If the “coming of the Lord” or the 2nd Coming as referred to by many, is this big cataclysmic event which involves stars falling to earth, a physical body of a 1st century Jewish man floating out of the sky on a horse, attended by the resurrection of biological bodies and the planet being destroyed- HOW IN THE WORLD COULD THESE PEOPLE HAVE MISSED IT?!?! This alone should cause many to reexamine their view and position of the “coming of the Lord”.

Matthew Henry lived during the 1700’s. This was a time when “end times interpretation” was greatly influenced by what is called the “Continuous Historical Approach”. This approach finds in the imagery of Revelation a continuous, chronologically sequential panorama of history reaching until the world’s end. The first to use this approach was Nicolas of Lyra (A.D. 1329) in his Postilla. Nicolas of Lyra was a Franciscan who rejected the apocalypticism of his fellow Franciscans. Instead, Nicolas offered a continuous-historical interpretation of Revelation beginning in the first century and reaching to his own time. This approach found its way into what we might call “mainstream though” through the Reformation initiated by Martin Luther, the German reformer. Luther equated his times and struggles with the fight against the Antichrist whom he deemed was the Pope. The continuous-historical method has few modern proponents. Its traditional interpretation equating the beast and harlot with papal Rome has not withstood serious scrutiny; no reputable scholars embrace it today. In some “cultish” crowds such as Ellis Scoffield and 7th Day Adventists one is likely to find these interpretation.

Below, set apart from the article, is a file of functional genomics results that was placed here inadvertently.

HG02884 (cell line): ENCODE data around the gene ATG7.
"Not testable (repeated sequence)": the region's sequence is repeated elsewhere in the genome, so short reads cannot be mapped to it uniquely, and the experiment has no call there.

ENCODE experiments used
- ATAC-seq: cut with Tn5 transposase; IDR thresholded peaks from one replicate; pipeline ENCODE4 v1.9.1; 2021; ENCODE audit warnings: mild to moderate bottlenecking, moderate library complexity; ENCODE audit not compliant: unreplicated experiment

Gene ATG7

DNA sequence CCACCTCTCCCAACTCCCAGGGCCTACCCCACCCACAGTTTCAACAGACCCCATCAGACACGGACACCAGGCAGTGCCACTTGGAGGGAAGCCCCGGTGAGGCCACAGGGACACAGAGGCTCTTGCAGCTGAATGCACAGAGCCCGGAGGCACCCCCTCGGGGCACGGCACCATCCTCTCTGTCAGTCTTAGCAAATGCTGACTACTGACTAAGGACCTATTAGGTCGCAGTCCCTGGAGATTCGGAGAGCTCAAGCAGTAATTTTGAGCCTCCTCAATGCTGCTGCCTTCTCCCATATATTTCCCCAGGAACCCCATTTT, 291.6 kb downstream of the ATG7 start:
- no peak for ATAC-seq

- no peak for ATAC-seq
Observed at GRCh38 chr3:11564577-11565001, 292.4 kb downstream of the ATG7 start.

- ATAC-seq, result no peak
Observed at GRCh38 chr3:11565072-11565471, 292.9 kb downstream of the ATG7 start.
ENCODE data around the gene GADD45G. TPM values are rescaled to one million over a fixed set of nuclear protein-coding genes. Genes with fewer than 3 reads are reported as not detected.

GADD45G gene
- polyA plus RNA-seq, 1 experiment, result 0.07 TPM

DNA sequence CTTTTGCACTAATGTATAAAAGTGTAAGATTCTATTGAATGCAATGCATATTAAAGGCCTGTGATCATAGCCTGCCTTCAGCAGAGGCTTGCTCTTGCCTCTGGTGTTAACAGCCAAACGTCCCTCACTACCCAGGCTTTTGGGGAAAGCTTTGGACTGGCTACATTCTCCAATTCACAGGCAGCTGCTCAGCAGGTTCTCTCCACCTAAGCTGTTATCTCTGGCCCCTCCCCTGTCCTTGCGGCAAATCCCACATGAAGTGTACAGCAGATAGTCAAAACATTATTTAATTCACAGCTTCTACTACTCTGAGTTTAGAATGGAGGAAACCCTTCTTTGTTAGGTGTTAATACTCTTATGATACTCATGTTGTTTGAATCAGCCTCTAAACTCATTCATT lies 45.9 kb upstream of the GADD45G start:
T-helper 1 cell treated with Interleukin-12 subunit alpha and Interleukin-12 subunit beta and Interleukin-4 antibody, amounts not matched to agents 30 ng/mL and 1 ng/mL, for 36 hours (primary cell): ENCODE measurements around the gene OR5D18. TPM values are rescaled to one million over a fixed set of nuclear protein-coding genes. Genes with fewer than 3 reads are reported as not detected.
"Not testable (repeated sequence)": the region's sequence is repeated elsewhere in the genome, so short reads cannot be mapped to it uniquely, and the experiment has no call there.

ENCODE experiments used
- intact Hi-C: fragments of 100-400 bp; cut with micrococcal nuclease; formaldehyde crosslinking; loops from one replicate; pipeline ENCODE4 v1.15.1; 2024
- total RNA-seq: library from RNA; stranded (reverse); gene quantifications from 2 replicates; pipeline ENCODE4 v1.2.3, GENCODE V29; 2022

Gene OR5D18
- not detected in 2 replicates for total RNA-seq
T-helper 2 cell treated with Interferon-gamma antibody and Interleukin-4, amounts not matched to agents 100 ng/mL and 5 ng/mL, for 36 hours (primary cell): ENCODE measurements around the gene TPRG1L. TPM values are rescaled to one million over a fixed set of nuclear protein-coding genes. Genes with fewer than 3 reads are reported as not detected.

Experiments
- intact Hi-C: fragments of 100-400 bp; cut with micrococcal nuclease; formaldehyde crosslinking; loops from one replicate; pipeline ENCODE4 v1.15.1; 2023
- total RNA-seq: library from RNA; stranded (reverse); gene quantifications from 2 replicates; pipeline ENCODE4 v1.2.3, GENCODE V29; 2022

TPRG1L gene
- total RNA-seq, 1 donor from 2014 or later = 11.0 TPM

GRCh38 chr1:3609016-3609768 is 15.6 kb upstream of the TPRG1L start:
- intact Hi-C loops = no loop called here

A proper understanding of “interpretation principles” enhances our understanding of the Bible. Many ‘Christians’ are content with a ‘face value’ or a 21st century influenced understanding of the ancient Scriptures which is dismaying to say the least. The ‘Continuous-Historical Approach’ is void of audience relevance, consideration of time statements, and the narrative-context of the Scriptures.

In his commentary, Matthew Henry says:

“From these words it appears that some among the Thessalonians had mistaken the apostle’s meaning, in what he had written in his former epistle about the coming of Christ, by thinking that it was near at hand,—that Christ was just ready to appear and come to judgment….and hereupon the apostle is careful to rectify this mistake, and to prevent the spreading of this error. Observe, If errors and mistakes arise among Christians, we should take the first opportunity to rectify them, and hinder the spreading thereof; and good men will be especially careful to suppress errors that may arise from a mistake of their words and actions, though that which was spoken or done was ever so innocent or well”.